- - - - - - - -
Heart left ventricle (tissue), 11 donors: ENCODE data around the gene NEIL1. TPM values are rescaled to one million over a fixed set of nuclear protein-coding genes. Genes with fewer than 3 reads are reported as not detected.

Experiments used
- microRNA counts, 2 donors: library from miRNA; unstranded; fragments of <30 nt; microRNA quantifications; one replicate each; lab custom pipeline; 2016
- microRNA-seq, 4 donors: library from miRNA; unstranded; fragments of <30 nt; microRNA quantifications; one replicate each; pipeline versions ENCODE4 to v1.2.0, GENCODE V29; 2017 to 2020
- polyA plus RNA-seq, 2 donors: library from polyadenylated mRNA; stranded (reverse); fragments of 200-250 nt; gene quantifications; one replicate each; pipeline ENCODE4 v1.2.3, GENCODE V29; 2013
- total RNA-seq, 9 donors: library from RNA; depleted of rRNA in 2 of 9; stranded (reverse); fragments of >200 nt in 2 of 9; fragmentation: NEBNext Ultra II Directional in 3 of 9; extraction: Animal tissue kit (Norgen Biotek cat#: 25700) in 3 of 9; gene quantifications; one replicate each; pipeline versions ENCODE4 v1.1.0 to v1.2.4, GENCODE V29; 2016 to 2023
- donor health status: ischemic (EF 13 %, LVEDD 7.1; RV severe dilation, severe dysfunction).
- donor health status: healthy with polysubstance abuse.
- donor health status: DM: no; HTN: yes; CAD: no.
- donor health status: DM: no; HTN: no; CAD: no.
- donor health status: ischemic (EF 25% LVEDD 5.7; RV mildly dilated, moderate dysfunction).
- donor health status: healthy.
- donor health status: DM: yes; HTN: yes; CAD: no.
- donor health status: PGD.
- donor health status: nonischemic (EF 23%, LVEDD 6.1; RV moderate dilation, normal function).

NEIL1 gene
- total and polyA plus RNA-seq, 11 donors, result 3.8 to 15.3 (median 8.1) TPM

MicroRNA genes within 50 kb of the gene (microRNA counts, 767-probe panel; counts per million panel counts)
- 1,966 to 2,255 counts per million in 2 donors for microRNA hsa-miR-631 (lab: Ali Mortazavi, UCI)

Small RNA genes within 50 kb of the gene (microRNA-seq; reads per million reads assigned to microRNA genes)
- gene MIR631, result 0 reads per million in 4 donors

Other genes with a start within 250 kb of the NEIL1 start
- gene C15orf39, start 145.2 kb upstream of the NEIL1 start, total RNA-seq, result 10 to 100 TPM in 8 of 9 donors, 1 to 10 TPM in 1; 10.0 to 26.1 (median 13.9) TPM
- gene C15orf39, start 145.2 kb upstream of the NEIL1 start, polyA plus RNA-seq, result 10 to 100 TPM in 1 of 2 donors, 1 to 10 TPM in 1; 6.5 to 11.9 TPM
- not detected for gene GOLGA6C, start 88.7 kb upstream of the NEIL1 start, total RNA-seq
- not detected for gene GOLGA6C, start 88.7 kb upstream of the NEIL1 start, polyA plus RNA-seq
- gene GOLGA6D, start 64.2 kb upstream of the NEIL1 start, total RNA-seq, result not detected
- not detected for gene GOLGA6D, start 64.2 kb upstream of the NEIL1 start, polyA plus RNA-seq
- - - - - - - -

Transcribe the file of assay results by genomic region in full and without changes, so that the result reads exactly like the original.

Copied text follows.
Heart left ventricle (tissue), 11 donors: ENCODE data around the gene NEIL1. TPM values are rescaled to one million over a fixed set of nuclear protein-coding genes. Genes with fewer than 3 reads are reported as not detected.

Experiments used
- microRNA counts, 2 donors: library from miRNA; unstranded; fragments of <30 nt; microRNA quantifications; one replicate each; lab custom pipeline; 2016
- microRNA-seq, 4 donors: library from miRNA; unstranded; fragments of <30 nt; microRNA quantifications; one replicate each; pipeline versions ENCODE4 to v1.2.0, GENCODE V29; 2017 to 2020
- polyA plus RNA-seq, 2 donors: library from polyadenylated mRNA; stranded (reverse); fragments of 200-250 nt; gene quantifications; one replicate each; pipeline ENCODE4 v1.2.3, GENCODE V29; 2013
- total RNA-seq, 9 donors: library from RNA; depleted of rRNA in 2 of 9; stranded (reverse); fragments of >200 nt in 2 of 9; fragmentation: NEBNext Ultra II Directional in 3 of 9; extraction: Animal tissue kit (Norgen Biotek cat#: 25700) in 3 of 9; gene quantifications; one replicate each; pipeline versions ENCODE4 v1.1.0 to v1.2.4, GENCODE V29; 2016 to 2023
- donor health status: ischemic (EF 13 %, LVEDD 7.1; RV severe dilation, severe dysfunction).
- donor health status: healthy with polysubstance abuse.
- donor health status: DM: no; HTN: yes; CAD: no.
- donor health status: DM: no; HTN: no; CAD: no.
- donor health status: ischemic (EF 25% LVEDD 5.7; RV mildly dilated, moderate dysfunction).
- donor health status: healthy.
- donor health status: DM: yes; HTN: yes; CAD: no.
- donor health status: PGD.
- donor health status: nonischemic (EF 23%, LVEDD 6.1; RV moderate dilation, normal function).

NEIL1 gene
- total and polyA plus RNA-seq, 11 donors, result 3.8 to 15.3 (median 8.1) TPM

MicroRNA genes within 50 kb of the gene (microRNA counts, 767-probe panel; counts per million panel counts)
- 1,966 to 2,255 counts per million in 2 donors for microRNA hsa-miR-631 (lab: Ali Mortazavi, UCI)

Small RNA genes within 50 kb of the gene (microRNA-seq; reads per million reads assigned to microRNA genes)
- gene MIR631, result 0 reads per million in 4 donors

Other genes with a start within 250 kb of the NEIL1 start
- gene C15orf39, start 145.2 kb upstream of the NEIL1 start, total RNA-seq, result 10 to 100 TPM in 8 of 9 donors, 1 to 10 TPM in 1; 10.0 to 26.1 (median 13.9) TPM
- gene C15orf39, start 145.2 kb upstream of the NEIL1 start, polyA plus RNA-seq, result 10 to 100 TPM in 1 of 2 donors, 1 to 10 TPM in 1; 6.5 to 11.9 TPM
- not detected for gene GOLGA6C, start 88.7 kb upstream of the NEIL1 start, total RNA-seq
- not detected for gene GOLGA6C, start 88.7 kb upstream of the NEIL1 start, polyA plus RNA-seq
- gene GOLGA6D, start 64.2 kb upstream of the NEIL1 start, total RNA-seq, result not detected
- not detected for gene GOLGA6D, start 64.2 kb upstream of the NEIL1 start, polyA plus RNA-seq